Equal Employment Opportunity (EEO) is an Important Shield Against Discrimination in the Workplace

Key Takeaway:

Organizations are bound by the EEOC. If they have to be compliant with employment regulations, one of the most important things to do is to adhere to the EEOC.

Equal employment opportunity is a prominent hallmark of Affirmative Action in the US. The Equal Employment Opportunity Commission (EEOC) came into being to ensure equal employment opportunity in the US. Such recognition is all the more prominent in this multicultural country, whose organizations attract people from all over the world.

First, What is Equal Employment Opportunity?

It is an employment practice that is guaranteed by a Federal legislation, the Equal Employment Opportunity Act (EEO). Passed under Title VII of the Civil Rights Act of 1964; the EEO prohibits an employer employing 15 persons or more from discriminating against any person seeking employment, on the basis of these five factors:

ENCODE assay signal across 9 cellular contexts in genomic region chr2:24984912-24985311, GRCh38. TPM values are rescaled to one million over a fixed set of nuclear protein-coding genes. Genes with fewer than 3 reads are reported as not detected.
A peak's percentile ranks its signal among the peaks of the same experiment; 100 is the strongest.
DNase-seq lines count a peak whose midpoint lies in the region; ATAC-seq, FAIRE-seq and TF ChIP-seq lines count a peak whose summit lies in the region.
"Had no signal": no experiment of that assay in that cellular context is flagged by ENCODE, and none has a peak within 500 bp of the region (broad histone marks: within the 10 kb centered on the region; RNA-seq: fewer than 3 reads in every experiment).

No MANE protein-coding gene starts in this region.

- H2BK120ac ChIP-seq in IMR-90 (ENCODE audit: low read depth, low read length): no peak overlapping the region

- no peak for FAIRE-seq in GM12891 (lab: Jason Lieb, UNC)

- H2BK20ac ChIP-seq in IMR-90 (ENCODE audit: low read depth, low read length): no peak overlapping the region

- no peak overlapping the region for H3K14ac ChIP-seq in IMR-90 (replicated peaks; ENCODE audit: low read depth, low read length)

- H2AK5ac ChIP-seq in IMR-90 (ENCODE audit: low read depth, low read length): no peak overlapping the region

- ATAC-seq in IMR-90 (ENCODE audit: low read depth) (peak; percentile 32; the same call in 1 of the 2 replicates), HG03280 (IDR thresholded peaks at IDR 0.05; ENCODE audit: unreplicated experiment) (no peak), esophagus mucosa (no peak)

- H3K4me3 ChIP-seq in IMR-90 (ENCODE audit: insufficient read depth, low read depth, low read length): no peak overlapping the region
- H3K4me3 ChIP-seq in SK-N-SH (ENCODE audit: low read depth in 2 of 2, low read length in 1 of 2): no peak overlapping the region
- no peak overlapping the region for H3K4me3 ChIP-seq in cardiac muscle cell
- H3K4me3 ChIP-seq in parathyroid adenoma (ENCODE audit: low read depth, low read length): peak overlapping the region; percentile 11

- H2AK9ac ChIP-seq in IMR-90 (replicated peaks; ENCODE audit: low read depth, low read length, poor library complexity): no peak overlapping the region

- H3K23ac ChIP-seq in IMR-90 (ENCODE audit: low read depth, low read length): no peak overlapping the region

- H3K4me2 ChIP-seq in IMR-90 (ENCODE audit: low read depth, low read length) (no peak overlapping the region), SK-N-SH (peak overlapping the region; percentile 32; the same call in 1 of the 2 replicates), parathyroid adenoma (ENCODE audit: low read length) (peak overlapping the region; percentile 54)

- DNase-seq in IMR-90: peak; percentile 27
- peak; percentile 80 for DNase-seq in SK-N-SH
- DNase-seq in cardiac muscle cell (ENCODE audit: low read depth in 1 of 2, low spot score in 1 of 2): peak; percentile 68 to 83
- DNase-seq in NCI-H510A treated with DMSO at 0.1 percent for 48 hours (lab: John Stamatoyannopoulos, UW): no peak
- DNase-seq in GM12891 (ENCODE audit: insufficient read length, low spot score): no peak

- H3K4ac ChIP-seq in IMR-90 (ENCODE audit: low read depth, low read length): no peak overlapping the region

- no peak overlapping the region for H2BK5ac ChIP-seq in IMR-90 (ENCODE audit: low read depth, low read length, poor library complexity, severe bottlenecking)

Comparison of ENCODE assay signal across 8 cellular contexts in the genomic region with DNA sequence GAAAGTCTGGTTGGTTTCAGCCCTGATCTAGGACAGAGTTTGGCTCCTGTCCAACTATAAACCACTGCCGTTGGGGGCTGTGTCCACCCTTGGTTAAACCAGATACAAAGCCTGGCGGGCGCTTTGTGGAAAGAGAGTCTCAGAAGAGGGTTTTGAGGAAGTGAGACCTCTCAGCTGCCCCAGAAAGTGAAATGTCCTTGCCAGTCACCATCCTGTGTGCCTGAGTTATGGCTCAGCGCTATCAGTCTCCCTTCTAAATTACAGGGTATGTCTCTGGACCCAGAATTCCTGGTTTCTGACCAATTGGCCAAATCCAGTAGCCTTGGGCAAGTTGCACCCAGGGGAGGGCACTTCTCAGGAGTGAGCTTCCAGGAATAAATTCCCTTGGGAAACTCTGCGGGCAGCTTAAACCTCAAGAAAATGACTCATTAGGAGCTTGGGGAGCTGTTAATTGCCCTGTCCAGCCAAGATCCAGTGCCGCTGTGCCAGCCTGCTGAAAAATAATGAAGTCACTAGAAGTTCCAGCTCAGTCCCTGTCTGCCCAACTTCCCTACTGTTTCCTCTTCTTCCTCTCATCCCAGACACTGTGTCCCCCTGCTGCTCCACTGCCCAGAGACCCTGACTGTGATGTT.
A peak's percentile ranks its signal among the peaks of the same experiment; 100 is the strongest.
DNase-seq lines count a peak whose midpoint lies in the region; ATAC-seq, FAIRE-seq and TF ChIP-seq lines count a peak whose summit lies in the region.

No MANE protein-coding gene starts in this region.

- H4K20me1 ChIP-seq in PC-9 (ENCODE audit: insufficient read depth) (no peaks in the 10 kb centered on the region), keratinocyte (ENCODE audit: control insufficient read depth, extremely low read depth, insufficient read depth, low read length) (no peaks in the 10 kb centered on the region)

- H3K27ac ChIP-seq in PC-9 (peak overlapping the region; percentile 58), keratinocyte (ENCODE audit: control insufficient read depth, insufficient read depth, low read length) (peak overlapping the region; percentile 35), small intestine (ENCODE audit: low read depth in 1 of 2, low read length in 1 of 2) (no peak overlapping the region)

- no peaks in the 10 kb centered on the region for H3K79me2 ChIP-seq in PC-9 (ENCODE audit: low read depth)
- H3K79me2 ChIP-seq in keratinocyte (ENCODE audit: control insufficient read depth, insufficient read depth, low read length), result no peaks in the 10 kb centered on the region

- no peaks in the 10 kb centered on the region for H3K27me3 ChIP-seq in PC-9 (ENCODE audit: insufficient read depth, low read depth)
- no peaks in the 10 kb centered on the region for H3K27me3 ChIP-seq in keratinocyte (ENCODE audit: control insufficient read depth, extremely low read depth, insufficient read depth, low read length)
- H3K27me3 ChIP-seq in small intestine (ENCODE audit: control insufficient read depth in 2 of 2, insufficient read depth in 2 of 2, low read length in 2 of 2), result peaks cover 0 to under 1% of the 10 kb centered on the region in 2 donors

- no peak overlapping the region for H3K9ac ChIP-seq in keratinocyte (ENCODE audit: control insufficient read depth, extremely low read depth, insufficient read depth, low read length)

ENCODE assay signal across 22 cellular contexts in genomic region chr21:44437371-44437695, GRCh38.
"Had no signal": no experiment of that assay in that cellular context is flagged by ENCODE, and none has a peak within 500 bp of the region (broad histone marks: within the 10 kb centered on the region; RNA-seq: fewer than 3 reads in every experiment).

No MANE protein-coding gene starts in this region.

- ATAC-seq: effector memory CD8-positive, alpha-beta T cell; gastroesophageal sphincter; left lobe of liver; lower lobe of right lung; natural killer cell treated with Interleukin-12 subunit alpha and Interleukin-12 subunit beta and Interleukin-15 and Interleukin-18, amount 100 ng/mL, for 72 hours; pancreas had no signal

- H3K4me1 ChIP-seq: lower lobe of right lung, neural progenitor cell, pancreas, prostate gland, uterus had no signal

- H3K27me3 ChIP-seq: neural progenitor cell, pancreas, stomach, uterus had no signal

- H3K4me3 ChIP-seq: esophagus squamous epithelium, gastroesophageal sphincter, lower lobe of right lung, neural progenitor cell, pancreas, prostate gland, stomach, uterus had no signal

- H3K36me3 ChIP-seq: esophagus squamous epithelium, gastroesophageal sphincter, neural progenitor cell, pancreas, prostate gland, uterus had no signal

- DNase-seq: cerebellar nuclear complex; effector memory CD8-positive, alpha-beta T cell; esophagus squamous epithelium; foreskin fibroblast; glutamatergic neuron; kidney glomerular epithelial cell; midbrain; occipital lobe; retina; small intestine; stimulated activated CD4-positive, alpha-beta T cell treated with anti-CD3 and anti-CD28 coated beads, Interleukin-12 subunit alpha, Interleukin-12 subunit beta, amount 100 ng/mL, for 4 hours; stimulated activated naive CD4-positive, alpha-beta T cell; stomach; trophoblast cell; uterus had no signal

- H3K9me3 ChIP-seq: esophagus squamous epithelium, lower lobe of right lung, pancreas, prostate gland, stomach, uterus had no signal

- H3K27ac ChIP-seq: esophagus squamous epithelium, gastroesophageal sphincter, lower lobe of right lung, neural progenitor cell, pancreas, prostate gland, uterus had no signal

• Race
  • Sex
  • Color
  • Nationality of origin
  • Religion

Related legislations

A few supplemental statutes have been added to strengthen the provisions of the EEO. These include:

  • Vietnam Era Veterans Readjustment Assistance Act of 1974
  • Americans with Disabilities Act (ADA) of 1990
  • Age Discrimination Act
  • The Rehabilitation Act
  • Genetic Information Nondiscrimination Act of 2008
  • Employment Non-Discrimination Act, which is yet to be passed by Congress

What does the EEOC do?